Liked by 3 people

    • Love it old pro…..inspires me to a few more….
      – The “Self-Punching” award goes to Ken Giles
      – The “Jose Altuve Makes Me Feel Tall” award goes to Tony Kemp
      – The “Its Time” award goes to Joe West
      – The “Last Guy Out, Please Turn Out the Lights” award goes to Jeff Luhnow
      – The “Married Life Did Wonders for My Game” award goes to Justin Verlander
      – The “Engaged Life Did Not Do So Good For Me” award goes to Carlos Correa
      – The “Stare” award goes to Alex Bregman

      Liked by 5 people

  6. this year, as in years past, the only award that counts here is the Dan P iron man award. simple explanation. no dan = no blog. thanks from all of us dan for keeping the blog interesting, current and not making us wait too long between posts.

    Liked by 6 people

  7. i see where cleveland is making some of their top of the line pitching available. i wouldnt mind seeing kluber in an astros uni, but it would take a haul to get him and he will be 33 in april, so unless they can get him for less of a prospect haul than i think it will take, we should pass. we have lots of young pitching that looks like the real deal, lets find out if they are. i do think it would be wise to sign a good veteran starter to help take up innings because even if our younger guys work out they probably wont be able to get too near 200 innings each. better if it was a fa guy thats cost $ but no prospects. at least not james, framber or cionel. i also want too see whats up with martes.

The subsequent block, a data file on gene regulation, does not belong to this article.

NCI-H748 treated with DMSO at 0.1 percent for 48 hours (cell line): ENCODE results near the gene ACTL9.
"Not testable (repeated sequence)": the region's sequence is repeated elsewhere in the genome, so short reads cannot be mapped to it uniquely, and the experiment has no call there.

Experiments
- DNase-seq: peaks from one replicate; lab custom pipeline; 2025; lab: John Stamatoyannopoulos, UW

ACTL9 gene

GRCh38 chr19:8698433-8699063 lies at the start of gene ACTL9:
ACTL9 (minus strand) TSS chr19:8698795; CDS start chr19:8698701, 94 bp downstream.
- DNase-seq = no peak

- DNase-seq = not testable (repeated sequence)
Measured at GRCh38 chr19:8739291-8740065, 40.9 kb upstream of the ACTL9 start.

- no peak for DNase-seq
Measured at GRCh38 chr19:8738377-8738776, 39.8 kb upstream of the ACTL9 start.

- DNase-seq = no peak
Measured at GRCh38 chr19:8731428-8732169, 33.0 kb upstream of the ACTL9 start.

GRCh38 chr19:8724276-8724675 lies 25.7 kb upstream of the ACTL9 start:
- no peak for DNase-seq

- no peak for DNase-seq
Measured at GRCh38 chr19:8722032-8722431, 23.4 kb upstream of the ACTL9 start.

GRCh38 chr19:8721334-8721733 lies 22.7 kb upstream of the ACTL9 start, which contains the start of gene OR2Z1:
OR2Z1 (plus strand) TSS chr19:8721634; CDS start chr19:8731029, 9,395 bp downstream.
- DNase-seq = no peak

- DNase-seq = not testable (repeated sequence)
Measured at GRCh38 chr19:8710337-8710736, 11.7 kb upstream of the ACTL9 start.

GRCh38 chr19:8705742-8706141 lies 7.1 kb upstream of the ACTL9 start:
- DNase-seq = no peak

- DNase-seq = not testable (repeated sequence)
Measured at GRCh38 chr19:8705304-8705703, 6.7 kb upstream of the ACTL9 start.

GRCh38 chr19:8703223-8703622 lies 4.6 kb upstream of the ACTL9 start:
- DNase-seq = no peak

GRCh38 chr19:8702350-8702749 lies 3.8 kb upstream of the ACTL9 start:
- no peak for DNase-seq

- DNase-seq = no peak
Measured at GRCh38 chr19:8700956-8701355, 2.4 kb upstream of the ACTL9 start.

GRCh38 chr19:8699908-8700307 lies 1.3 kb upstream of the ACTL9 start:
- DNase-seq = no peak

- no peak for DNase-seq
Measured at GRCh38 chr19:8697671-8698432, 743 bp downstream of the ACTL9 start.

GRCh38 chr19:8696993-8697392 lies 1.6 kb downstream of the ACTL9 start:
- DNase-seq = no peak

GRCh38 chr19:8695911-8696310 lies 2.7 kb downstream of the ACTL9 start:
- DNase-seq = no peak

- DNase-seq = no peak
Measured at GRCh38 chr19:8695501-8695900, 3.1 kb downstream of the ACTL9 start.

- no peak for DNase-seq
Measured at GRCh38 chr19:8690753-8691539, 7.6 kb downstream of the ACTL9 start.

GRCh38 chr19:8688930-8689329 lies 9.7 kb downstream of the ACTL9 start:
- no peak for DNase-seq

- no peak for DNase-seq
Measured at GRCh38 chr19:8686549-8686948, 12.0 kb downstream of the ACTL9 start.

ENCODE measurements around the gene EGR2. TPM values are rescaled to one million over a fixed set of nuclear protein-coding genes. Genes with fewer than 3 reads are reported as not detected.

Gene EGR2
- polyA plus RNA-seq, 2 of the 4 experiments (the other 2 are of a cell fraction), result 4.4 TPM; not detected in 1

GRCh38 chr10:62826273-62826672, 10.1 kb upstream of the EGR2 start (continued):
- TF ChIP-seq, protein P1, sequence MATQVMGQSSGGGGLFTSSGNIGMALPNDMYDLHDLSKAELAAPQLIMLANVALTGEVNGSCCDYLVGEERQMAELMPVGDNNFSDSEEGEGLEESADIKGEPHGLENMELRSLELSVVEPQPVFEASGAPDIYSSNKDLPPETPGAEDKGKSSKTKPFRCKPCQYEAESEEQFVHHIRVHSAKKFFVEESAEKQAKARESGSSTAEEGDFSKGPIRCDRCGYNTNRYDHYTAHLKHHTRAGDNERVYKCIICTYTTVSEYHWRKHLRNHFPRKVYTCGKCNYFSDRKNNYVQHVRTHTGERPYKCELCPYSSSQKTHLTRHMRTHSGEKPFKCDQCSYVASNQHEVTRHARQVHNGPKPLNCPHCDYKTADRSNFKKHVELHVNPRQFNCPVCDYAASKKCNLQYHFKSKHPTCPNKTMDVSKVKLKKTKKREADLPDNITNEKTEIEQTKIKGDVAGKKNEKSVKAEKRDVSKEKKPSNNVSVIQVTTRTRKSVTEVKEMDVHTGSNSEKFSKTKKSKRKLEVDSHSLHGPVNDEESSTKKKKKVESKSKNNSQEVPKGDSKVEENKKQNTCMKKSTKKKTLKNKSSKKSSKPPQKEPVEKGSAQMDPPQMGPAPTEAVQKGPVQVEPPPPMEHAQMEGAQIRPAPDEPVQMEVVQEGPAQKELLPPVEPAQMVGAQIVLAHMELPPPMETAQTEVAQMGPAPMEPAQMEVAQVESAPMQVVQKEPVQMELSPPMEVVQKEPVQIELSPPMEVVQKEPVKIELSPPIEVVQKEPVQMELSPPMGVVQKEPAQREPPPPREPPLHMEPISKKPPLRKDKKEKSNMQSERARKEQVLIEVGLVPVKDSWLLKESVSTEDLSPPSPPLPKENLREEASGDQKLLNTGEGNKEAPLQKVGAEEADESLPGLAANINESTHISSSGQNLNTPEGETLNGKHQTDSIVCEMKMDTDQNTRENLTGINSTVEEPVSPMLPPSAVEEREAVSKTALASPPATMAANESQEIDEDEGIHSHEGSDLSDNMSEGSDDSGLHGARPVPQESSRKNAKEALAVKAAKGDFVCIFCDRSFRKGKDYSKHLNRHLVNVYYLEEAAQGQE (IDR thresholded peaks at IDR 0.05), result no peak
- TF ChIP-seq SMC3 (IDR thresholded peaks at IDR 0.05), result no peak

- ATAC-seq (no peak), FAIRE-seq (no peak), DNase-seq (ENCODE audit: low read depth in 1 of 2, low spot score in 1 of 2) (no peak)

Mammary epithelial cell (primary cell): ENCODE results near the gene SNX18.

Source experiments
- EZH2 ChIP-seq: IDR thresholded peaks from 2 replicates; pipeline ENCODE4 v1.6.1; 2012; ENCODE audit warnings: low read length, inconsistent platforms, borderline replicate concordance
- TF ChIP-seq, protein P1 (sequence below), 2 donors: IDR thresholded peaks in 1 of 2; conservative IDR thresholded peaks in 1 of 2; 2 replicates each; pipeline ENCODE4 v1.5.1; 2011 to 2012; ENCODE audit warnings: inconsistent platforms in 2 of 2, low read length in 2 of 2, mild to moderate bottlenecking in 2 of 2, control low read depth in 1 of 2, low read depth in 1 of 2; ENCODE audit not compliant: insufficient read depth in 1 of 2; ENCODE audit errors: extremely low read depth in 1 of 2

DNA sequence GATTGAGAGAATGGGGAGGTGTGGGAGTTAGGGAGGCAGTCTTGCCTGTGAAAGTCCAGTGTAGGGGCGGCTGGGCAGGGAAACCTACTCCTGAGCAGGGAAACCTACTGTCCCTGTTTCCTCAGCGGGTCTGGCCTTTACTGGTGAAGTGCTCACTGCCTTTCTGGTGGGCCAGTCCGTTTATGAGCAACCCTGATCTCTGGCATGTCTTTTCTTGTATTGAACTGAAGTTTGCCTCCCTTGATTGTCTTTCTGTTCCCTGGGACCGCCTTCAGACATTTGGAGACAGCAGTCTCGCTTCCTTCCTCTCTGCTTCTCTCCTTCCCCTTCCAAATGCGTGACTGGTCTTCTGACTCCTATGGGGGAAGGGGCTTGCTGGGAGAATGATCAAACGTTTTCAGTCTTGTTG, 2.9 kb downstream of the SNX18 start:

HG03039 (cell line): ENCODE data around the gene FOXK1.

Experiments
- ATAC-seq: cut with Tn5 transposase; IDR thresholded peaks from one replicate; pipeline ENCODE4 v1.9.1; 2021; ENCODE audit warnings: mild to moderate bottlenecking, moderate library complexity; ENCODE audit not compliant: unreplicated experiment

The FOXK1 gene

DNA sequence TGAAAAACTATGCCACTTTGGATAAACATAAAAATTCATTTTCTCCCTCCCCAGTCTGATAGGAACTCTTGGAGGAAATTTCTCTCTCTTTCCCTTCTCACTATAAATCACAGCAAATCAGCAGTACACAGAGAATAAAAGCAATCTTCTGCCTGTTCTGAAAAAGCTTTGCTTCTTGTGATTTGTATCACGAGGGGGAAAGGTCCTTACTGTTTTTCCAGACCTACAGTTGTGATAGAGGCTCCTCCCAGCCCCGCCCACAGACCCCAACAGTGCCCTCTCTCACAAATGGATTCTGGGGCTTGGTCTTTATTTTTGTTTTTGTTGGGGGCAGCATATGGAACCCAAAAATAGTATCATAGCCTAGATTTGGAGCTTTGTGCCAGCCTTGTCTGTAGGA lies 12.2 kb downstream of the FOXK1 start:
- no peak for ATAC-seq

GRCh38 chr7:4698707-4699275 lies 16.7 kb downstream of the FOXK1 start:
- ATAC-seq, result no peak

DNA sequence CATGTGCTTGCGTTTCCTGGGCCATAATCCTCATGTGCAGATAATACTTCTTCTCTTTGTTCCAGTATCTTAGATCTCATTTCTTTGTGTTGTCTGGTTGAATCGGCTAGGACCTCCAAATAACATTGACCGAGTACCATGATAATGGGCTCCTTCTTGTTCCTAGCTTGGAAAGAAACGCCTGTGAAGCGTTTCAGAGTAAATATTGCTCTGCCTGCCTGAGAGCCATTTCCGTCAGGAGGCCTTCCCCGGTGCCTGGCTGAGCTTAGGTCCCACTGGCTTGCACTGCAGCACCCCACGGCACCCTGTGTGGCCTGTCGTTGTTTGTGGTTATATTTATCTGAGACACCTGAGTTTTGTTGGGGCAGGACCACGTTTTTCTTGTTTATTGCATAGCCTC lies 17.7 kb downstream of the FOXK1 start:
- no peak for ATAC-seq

• I’ve been sounding off about Sonny Grey for 2-3 yrs. The Yankees only want you to stay there if you go 21-1 for the year. I knew as soon as they got Sonny, it was not going to be successful. BUT….that’s the Yankees for you. He would literally THRIVE here with Verlander on one side of him and the “Cole Train” on the other side of him!!


    • Interesting list. Many of us have been clamoring for Gray and Cahill for a few years. Richards is a risk…I can’t see Luhnow going down that path. Pomeranz, in my opinion, would be a home run. Based on my recent evaluations of guys who starred at the NCAA level that’s probably a big red flag. I have always liked Hellickson, but someone made a really compelling argument why he would be a bad fit in Houston last offseason and sold me on it. The thing is we just went through a season where we called the 2015 Cy Young winner our #5 starter. Any of those guys slotted in at #4 or #5 would make this a pretty fearsome rotation.


  8. Am I the only one who saw Dallas Keuchel on Fox business this morning??
    My husband was watching Fox business when Varney has Keuchel on talking about a liner that he wears under his cap, that absorbs sweat. He is in business with these guys and have already made a million dollars with this company. I’m pretty sure some of our guys used it during this year as well. Pretty interesting.
    Stewart Varney asked him about the rumors with the Yankees interest in him and he was non committal. Varney teased him about the beard, and Keuchel said he’d shave it today for the right money! Kinda pulled at my heart a little thinking that I’ll never see him pitch for us anymore. So hear goes:
    The “I want the kind of deal Correa got to sell Adidas” so I don’t have to pitch until I’m 40 deal!!